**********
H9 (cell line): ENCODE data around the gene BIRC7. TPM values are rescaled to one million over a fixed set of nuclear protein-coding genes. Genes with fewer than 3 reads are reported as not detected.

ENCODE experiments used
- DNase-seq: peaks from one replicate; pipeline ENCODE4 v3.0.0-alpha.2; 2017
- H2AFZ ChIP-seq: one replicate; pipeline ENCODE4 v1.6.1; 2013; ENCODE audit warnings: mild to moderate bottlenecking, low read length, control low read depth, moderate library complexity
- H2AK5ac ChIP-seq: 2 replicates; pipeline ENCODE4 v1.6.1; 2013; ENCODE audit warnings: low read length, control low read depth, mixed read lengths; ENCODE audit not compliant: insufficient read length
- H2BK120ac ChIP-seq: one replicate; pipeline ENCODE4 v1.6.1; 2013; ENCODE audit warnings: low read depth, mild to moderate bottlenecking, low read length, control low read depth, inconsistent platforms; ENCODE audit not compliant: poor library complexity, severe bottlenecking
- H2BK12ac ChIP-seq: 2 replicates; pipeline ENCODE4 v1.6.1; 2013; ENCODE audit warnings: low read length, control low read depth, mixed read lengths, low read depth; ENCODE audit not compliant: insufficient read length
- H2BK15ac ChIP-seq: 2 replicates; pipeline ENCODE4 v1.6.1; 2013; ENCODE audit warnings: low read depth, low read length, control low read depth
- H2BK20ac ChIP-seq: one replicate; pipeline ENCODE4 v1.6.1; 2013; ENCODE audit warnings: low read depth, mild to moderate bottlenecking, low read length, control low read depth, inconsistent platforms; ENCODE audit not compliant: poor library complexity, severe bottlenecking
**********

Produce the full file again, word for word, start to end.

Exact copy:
H9 (cell line): ENCODE data around the gene BIRC7. TPM values are rescaled to one million over a fixed set of nuclear protein-coding genes. Genes with fewer than 3 reads are reported as not detected.

ENCODE experiments used
- DNase-seq: peaks from one replicate; pipeline ENCODE4 v3.0.0-alpha.2; 2017
- H2AFZ ChIP-seq: one replicate; pipeline ENCODE4 v1.6.1; 2013; ENCODE audit warnings: mild to moderate bottlenecking, low read length, control low read depth, moderate library complexity
- H2AK5ac ChIP-seq: 2 replicates; pipeline ENCODE4 v1.6.1; 2013; ENCODE audit warnings: low read length, control low read depth, mixed read lengths; ENCODE audit not compliant: insufficient read length
- H2BK120ac ChIP-seq: one replicate; pipeline ENCODE4 v1.6.1; 2013; ENCODE audit warnings: low read depth, mild to moderate bottlenecking, low read length, control low read depth, inconsistent platforms; ENCODE audit not compliant: poor library complexity, severe bottlenecking
- H2BK12ac ChIP-seq: 2 replicates; pipeline ENCODE4 v1.6.1; 2013; ENCODE audit warnings: low read length, control low read depth, mixed read lengths, low read depth; ENCODE audit not compliant: insufficient read length
- H2BK15ac ChIP-seq: 2 replicates; pipeline ENCODE4 v1.6.1; 2013; ENCODE audit warnings: low read depth, low read length, control low read depth
- H2BK20ac ChIP-seq: one replicate; pipeline ENCODE4 v1.6.1; 2013; ENCODE audit warnings: low read depth, mild to moderate bottlenecking, low read length, control low read depth, inconsistent platforms; ENCODE audit not compliant: poor library complexity, severe bottlenecking